Musician Emily Haines multiplies herself in the music video for “Planets,” directed by Justin Broadbent. Perceived as one “continuous” shot, the rigid architecture of the space frames an evolving narrative that reflects on the role of chance, choice, and change in our lives.
As Art Director of Emily Haines + the Soft Skeleton’s album Choir of the Mind, Broadbent curated the visual artwork and music videos for the album’s four singles. His work on the project explores themes of feminism, fame, false idolization, and rebellion through different characterizations of Haines. Broadbent expands on the contemplative lyrics of “Planets,” with multiple versions of Haines echoing the “multiple dimensions of one’s internal monologue.” A raw and clinical background provides a stark contrast to her blue dress and bright orange hoodie.
“Planets” consists of seven versions of Haines entering and exiting a fixed frame. Broadbent notes that the video was filmed serendipitously; the simple structure and staging of the video involved minimal guidance, intervention, or scripting. Broadbent’s simple instructions—enter the frame, cross the center of the frame, turn five or six times, and exit the opposite side—yielded a complex field of paths and processions. Haines intuitively responds to the architecture of the space: she guides her movements by reacting to the gridded tile floor, her proximity to the room’s walls, and her relation to the camera.
Broadbent’s graphic design interests influence his organization of the video, exploring how things overlap and come together through spatial formations. His improvisational filming was organized in the editing process: he curated the processions so that “Haines did not intersect with herself,” never wanting “more than two images of Haines on screen at the same time.” She enters and exits the frame “faster than humanly possible.” The resulting seven versions of Haines do not respond to each other—they float and orbit across the frame in a meditative, isolated manner.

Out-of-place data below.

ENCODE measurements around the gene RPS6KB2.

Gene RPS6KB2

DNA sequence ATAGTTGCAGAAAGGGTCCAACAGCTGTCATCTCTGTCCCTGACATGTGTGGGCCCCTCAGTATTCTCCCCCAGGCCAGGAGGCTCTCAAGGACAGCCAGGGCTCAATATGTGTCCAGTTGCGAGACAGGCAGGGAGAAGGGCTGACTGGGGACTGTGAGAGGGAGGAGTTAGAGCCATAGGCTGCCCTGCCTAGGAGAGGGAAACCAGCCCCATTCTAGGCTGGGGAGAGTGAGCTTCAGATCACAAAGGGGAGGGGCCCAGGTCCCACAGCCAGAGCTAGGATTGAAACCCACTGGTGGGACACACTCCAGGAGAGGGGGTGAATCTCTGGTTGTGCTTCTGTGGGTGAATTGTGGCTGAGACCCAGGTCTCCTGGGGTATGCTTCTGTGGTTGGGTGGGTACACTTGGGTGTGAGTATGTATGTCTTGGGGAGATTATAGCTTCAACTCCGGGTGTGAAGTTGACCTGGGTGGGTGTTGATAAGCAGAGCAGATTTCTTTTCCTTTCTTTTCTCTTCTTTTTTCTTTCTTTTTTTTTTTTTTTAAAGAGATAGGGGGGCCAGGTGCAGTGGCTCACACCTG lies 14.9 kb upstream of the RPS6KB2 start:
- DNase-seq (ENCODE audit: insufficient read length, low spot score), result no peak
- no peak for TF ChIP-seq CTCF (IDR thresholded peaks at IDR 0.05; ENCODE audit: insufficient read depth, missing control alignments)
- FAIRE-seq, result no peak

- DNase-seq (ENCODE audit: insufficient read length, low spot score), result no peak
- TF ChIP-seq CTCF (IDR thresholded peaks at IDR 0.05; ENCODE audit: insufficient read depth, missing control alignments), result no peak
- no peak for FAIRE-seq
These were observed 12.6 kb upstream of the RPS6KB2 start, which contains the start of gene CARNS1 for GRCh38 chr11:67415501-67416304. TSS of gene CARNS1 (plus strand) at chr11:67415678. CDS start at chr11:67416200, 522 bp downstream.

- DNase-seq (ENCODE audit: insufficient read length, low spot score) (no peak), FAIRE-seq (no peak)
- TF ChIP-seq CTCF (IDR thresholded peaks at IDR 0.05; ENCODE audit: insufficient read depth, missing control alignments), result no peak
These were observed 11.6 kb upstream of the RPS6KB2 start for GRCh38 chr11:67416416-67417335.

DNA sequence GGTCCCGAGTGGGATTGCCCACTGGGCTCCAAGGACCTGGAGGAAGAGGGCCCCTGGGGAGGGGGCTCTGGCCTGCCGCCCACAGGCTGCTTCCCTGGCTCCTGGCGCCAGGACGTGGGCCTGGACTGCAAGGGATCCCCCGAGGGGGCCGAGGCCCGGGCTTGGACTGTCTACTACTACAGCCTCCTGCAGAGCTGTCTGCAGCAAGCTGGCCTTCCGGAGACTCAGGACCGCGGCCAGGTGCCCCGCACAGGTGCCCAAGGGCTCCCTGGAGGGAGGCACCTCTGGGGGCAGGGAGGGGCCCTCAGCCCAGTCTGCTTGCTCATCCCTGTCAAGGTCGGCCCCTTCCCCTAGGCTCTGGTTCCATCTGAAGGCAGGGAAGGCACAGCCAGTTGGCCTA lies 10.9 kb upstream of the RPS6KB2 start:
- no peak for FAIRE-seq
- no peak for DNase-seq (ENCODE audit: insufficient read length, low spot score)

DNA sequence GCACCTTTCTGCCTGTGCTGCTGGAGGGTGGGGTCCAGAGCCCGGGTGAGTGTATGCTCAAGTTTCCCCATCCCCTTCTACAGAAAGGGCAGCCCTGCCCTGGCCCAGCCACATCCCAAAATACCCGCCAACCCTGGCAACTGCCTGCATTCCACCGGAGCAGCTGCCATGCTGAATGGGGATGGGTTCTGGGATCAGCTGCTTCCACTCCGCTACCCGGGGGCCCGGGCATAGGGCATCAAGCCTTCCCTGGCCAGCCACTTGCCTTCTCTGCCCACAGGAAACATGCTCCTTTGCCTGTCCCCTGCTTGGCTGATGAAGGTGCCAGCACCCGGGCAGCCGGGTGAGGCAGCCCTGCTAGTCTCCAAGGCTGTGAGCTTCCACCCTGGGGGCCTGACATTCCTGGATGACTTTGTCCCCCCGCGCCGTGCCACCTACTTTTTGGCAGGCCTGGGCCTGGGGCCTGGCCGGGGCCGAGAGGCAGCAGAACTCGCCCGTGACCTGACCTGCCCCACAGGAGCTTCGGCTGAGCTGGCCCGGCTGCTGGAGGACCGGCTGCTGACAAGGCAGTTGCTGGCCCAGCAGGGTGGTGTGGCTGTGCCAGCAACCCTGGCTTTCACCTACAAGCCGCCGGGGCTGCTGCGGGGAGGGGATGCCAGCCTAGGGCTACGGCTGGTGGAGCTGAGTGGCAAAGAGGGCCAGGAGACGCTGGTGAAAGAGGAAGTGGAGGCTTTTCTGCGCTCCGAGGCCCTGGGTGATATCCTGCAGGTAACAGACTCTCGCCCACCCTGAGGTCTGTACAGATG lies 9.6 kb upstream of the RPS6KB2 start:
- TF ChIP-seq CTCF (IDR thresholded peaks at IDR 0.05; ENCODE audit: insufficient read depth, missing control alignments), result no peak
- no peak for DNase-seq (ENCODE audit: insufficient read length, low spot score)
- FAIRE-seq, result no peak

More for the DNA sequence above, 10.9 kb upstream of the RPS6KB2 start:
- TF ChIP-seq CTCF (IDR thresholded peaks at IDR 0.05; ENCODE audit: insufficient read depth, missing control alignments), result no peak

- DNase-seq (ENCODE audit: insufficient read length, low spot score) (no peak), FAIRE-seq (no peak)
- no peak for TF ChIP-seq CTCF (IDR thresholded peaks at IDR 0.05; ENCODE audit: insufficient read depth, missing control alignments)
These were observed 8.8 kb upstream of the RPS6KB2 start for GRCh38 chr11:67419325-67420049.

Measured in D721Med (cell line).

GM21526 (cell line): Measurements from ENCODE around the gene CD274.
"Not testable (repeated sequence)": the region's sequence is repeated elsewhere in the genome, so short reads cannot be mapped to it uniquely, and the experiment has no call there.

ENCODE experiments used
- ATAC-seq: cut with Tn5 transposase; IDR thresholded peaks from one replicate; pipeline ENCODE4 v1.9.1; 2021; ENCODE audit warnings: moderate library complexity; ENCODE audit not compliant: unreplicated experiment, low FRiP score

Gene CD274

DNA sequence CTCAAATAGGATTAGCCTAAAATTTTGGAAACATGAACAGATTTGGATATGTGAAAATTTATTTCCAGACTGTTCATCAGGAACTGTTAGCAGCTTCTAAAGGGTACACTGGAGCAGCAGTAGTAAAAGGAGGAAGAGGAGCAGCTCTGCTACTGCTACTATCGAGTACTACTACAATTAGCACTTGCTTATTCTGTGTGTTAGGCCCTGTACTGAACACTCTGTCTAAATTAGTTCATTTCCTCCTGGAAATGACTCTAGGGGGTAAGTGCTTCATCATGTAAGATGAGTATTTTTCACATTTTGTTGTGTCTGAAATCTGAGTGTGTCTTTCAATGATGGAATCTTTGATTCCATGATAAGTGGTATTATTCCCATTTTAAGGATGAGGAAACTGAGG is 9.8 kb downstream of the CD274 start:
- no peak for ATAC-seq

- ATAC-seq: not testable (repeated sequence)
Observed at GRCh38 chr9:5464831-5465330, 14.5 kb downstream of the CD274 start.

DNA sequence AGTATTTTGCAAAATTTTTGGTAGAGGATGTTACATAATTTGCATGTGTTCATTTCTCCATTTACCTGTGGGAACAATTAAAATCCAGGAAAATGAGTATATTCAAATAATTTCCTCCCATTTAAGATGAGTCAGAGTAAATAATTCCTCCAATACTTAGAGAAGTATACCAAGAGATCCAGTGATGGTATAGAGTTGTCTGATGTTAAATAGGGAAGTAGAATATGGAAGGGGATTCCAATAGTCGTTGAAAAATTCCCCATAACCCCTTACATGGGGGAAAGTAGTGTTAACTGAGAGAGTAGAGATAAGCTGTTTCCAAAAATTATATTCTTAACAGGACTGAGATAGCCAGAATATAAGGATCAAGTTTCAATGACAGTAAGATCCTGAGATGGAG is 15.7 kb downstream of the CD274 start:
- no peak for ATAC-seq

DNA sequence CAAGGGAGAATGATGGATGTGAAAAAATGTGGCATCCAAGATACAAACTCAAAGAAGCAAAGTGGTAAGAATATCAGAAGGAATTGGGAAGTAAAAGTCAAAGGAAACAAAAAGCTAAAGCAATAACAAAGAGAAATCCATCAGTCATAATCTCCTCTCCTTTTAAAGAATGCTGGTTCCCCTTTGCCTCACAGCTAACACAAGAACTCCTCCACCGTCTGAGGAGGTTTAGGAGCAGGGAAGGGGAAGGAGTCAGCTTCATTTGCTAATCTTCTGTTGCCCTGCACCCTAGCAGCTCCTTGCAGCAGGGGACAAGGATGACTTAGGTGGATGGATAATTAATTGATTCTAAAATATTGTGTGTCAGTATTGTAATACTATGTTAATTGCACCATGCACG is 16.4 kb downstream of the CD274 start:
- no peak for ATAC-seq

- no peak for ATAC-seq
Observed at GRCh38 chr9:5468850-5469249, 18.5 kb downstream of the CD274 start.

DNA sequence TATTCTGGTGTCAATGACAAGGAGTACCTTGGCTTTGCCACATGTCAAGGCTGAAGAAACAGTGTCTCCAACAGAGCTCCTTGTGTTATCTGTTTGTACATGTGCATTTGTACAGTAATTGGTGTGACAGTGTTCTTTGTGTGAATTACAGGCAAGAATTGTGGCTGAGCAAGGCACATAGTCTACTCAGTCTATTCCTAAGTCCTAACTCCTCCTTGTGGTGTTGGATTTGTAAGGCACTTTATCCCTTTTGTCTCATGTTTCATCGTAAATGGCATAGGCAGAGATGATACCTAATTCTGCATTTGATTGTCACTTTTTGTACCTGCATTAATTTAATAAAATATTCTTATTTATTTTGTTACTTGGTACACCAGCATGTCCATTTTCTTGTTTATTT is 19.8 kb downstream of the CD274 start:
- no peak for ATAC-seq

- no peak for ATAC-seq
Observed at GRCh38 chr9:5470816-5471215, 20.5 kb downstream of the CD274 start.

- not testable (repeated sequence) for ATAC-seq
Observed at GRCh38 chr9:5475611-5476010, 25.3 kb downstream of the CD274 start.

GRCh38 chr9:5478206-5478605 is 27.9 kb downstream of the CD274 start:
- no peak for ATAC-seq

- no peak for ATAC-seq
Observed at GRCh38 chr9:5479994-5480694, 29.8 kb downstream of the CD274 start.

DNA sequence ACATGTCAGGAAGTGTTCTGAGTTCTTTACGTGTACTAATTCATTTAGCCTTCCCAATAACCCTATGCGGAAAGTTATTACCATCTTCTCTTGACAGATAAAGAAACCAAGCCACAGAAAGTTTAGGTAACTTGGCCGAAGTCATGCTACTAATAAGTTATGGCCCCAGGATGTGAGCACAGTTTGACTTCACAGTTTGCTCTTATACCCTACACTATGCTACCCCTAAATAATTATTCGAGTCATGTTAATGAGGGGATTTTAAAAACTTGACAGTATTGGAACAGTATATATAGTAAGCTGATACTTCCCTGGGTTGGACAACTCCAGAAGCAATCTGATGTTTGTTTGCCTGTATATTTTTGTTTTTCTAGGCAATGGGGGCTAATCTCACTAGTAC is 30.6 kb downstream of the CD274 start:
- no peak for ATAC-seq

The layered structure of Broadbent’s video is hierarchical, growing in complexity as time passes. The viewer’s anticipation similarly grows when two versions of Haines appear at once, when she pauses at the wall, and when she nearly crashes into another version of herself. Haines passively drags a black baseball bat throughout the video, implying, as Broadbent says, "a nonchalant potential to use force." Overall, her movements are inconclusive, with no clear climax or resolution. Starting and ending in the same location, the video could be viewed as an infinite loop, reflective of each of our own meditations and inner monologues.
Whether by chance or by choice, there is an organization of patterns and repetition to Haines’ paths and stopping points. Mapping each path illustrates that there are two pairs of repeated paths, with five stops and turns on the same location of the grid. In one case, Broadbent used the same shot twice; in the other, Broadbent chose two similar shots. Overlayed together, Broadbent establishes an undercurrent of orbits and seasonality, much as the song’s lyrics allude to how a person grapples with the cosmic and cyclical way people enter and exit our lives. These moments of intersection and overlap reveal our conscious and subconscious tendencies—in Haines’ choice of routes, Broadbent’s choice of edits, and our awareness of the choices we make as we experience change.